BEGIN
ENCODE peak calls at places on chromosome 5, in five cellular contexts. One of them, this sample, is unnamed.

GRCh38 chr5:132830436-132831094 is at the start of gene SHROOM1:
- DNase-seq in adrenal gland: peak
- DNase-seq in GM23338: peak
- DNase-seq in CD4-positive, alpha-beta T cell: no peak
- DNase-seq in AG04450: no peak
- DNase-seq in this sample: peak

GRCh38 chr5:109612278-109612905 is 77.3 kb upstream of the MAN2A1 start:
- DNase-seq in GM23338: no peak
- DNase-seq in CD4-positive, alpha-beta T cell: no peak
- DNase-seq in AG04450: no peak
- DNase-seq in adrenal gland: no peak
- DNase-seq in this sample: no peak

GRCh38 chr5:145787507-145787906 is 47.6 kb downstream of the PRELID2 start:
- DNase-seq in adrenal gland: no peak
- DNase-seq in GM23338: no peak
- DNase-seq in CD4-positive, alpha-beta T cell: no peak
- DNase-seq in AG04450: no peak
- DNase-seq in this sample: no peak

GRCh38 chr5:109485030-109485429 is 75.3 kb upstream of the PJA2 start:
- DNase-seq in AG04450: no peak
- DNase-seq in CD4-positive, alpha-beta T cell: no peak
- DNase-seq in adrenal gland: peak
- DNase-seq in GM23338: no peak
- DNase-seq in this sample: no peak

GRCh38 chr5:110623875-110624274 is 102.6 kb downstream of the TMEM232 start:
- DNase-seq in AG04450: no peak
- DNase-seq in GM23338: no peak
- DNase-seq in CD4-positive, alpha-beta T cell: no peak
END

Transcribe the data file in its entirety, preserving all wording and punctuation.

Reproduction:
ENCODE peak calls at places on chromosome 5, in five cellular contexts. One of them, this sample, is unnamed.

GRCh38 chr5:132830436-132831094 is at the start of gene SHROOM1:
- DNase-seq in adrenal gland: peak
- DNase-seq in GM23338: peak
- DNase-seq in CD4-positive, alpha-beta T cell: no peak
- DNase-seq in AG04450: no peak
- DNase-seq in this sample: peak

GRCh38 chr5:109612278-109612905 is 77.3 kb upstream of the MAN2A1 start:
- DNase-seq in GM23338: no peak
- DNase-seq in CD4-positive, alpha-beta T cell: no peak
- DNase-seq in AG04450: no peak
- DNase-seq in adrenal gland: no peak
- DNase-seq in this sample: no peak

GRCh38 chr5:145787507-145787906 is 47.6 kb downstream of the PRELID2 start:
- DNase-seq in adrenal gland: no peak
- DNase-seq in GM23338: no peak
- DNase-seq in CD4-positive, alpha-beta T cell: no peak
- DNase-seq in AG04450: no peak
- DNase-seq in this sample: no peak

GRCh38 chr5:109485030-109485429 is 75.3 kb upstream of the PJA2 start:
- DNase-seq in AG04450: no peak
- DNase-seq in CD4-positive, alpha-beta T cell: no peak
- DNase-seq in adrenal gland: peak
- DNase-seq in GM23338: no peak
- DNase-seq in this sample: no peak

GRCh38 chr5:110623875-110624274 is 102.6 kb downstream of the TMEM232 start:
- DNase-seq in AG04450: no peak
- DNase-seq in GM23338: no peak
- DNase-seq in CD4-positive, alpha-beta T cell: no peak